The South Carolina agency responsible for handling complaints against attorneys has reportedly received a packet of information detailing numerous allegations against Lane Jefferies – the Charleston-based lawyer who pretty much had the worst week ever on our news outlet last week.
The S.C. supreme court office of disciplinary counsel (ODC) would be in charge of reviewing these allegations and determining what – if any – disciplinary action Jefferies may face in the event the findings are corroborated.
Is that a good thing?
Well, as this news outlet has previously noted the ODC is “among the most maddeningly subjective entities in all of state government” and has been prone to dispensing what we believe to be “unequal justice.” Accordingly, we have repeatedly urged the agency to adopt specific definitions for the attorney misconduct it seeks to regulate – as well as specific punishments for violators.
And then enforce these standards consistently …
In the case of Jefferies, though, it appears as though ODC will have no shortage of allegations with which to work. Last week, we reported on a case out of Horry county, S.C. in which Jefferies – an attorney with the Anastopoulo Law Firm in Charleston, S.C. – allegedly committed perjury and fraud in connection with real estate transactions tied to a disputed estate.
Two days later, we reported on an order from S.C. circuit court judge Robert Hood in which Jefferies was excoriated for “repeated discovery violations, mediation violations, and disobedience of court orders” in connection with a 2017 traffic accident case in Richland county, S.C.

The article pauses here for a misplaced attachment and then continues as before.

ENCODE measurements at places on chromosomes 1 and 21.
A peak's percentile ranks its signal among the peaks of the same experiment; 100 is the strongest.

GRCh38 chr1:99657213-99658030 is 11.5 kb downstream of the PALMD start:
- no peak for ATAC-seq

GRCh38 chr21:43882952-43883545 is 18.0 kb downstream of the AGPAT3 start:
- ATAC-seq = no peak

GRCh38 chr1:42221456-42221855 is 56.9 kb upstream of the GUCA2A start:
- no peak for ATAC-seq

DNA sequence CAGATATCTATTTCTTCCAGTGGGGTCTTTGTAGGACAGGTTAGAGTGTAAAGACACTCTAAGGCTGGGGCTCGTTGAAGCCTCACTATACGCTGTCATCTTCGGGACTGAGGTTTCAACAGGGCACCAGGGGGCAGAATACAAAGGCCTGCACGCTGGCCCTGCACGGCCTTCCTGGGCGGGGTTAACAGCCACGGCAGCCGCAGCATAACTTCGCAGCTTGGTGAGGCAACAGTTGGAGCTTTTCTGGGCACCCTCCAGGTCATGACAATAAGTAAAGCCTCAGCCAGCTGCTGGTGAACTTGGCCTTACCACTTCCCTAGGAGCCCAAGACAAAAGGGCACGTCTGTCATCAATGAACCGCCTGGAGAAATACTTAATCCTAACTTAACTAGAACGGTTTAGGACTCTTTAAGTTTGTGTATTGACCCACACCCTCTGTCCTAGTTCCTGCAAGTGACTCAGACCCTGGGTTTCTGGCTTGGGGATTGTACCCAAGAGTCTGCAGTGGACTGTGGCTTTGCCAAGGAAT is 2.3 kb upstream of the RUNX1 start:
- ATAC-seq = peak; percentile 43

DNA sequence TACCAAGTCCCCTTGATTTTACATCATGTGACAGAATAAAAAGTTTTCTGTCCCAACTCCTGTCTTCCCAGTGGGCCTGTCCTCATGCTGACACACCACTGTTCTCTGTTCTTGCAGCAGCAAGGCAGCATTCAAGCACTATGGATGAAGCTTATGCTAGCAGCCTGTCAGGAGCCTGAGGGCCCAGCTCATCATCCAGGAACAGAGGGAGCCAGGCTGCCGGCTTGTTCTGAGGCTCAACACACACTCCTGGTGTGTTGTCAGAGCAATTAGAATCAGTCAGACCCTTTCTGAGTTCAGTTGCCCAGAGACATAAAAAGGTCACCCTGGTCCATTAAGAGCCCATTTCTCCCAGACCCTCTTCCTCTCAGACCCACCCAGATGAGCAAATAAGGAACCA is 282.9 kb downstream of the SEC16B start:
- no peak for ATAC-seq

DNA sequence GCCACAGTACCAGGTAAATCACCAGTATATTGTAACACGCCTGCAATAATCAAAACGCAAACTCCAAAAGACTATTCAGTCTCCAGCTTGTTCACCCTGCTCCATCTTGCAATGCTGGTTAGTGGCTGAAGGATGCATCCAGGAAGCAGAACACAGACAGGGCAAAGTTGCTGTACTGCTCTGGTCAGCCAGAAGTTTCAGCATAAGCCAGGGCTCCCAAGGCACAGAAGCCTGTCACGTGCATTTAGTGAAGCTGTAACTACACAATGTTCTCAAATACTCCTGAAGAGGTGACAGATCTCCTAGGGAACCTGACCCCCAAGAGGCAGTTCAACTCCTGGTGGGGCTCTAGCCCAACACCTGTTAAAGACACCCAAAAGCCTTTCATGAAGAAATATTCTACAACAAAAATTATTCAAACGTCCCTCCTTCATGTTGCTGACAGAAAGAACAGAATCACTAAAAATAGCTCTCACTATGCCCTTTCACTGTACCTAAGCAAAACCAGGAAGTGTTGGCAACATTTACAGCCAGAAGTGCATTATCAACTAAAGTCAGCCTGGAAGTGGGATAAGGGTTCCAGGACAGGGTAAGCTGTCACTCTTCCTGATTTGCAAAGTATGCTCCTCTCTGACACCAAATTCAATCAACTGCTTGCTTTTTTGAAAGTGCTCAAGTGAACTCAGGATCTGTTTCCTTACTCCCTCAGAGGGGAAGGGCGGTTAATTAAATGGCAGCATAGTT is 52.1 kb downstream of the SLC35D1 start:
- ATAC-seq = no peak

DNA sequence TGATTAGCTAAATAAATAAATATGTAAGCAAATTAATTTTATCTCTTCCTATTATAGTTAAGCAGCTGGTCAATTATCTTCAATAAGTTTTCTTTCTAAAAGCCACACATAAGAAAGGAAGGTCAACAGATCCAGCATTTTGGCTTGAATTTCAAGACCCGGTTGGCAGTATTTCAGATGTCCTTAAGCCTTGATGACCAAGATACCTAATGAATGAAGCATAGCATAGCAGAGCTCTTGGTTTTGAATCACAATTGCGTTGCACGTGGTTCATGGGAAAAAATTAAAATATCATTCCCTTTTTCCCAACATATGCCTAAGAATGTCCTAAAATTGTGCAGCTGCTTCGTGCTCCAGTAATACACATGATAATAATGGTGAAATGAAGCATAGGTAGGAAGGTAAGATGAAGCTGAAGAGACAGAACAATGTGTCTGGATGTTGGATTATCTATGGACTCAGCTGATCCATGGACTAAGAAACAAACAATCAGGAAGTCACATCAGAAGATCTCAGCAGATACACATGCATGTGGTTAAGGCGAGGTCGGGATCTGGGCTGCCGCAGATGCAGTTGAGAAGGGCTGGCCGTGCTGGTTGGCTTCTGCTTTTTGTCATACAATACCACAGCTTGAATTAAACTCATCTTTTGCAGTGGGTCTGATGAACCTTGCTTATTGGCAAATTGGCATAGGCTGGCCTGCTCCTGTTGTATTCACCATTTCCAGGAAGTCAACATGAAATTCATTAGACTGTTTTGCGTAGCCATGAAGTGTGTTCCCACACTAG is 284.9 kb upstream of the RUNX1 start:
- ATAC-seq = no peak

That case included a reference to Jefferies’ now-notorious, vainglorious email signature … which lectures opposing lawyers as to his sparse availability and the various hoops they must jump through in order to merit mere consideration from him.
Hood’s order also stated that Jefferies repeatedly provided false information to various circuit court judges during hearings related to the Richland county case – as well as during a trial for that case that was held in August. In particular, the order cited repeated statements made by Jefferies before S.C. circuit court judge Casey Manning that went against “clear evidence to the contrary” and “unquestioned fact.”
According to our sources, there are several “other cases” referenced in the materials provided to ODC – including one in which Jefferies is accused of being associated with “planted evidence.”
One thing working in Jefferies’ favor? His mother-in-law is S.C. supreme court justice Kaye Hearn, one of five justices who oversees ODC.
Can she save him?
We shall see …
Stay tuned … this news outlet is in the process of pulling additional information related to Jefferies’ cases. We hope to file a follow-up report very soon.
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